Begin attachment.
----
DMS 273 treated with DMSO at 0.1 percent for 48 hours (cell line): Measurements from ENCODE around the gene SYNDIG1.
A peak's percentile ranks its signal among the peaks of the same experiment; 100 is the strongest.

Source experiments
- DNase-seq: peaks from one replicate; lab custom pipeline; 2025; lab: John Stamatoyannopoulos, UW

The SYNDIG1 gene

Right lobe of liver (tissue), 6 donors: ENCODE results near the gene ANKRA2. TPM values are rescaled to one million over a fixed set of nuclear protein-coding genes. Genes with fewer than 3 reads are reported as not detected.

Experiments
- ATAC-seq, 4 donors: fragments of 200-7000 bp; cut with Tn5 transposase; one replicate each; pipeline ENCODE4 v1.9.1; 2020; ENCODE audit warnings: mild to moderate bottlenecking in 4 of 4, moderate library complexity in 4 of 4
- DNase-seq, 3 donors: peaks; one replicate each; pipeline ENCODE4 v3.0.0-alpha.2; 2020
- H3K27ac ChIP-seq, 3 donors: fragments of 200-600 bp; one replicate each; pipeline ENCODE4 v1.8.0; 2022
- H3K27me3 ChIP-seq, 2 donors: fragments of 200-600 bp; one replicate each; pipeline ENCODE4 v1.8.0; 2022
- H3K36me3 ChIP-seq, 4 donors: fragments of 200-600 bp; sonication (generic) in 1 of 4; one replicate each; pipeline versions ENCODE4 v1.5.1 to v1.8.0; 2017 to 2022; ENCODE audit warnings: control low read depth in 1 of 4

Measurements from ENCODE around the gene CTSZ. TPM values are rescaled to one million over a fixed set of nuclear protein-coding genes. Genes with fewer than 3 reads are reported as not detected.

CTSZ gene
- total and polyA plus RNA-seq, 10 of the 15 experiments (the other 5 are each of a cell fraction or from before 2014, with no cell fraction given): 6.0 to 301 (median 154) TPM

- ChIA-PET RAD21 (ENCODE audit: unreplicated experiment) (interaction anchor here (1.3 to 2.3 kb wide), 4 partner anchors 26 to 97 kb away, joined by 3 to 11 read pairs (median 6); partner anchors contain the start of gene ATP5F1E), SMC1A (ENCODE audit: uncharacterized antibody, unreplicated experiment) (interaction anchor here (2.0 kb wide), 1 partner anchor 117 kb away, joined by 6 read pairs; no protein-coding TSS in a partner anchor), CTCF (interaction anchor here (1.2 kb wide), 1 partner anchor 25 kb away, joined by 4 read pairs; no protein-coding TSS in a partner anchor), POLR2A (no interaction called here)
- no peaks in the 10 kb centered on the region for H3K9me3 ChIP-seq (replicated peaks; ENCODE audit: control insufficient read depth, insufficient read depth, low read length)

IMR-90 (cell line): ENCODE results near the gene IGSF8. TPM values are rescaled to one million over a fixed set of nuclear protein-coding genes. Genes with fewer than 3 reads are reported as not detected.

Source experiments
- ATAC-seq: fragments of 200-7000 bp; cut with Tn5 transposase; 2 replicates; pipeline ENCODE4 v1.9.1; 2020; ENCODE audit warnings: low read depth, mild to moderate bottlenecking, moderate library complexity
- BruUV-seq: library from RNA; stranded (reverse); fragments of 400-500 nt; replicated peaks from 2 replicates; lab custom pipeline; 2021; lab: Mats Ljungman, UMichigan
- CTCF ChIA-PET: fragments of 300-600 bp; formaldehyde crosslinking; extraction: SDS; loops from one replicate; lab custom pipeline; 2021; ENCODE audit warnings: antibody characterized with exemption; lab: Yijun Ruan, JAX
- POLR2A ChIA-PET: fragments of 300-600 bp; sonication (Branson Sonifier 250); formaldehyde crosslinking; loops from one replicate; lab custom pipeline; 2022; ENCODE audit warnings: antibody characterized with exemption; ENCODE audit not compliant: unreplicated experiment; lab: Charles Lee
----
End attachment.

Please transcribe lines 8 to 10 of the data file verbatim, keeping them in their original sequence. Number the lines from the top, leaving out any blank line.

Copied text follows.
- ATAC-seq, 4 donors: fragments of 200-7000 bp; cut with Tn5 transposase; one replicate each; pipeline ENCODE4 v1.9.1; 2020; ENCODE audit warnings: mild to moderate bottlenecking in 4 of 4, moderate library complexity in 4 of 4
- DNase-seq, 3 donors: peaks; one replicate each; pipeline ENCODE4 v3.0.0-alpha.2; 2020
- H3K27ac ChIP-seq, 3 donors: fragments of 200-600 bp; one replicate each; pipeline ENCODE4 v1.8.0; 2022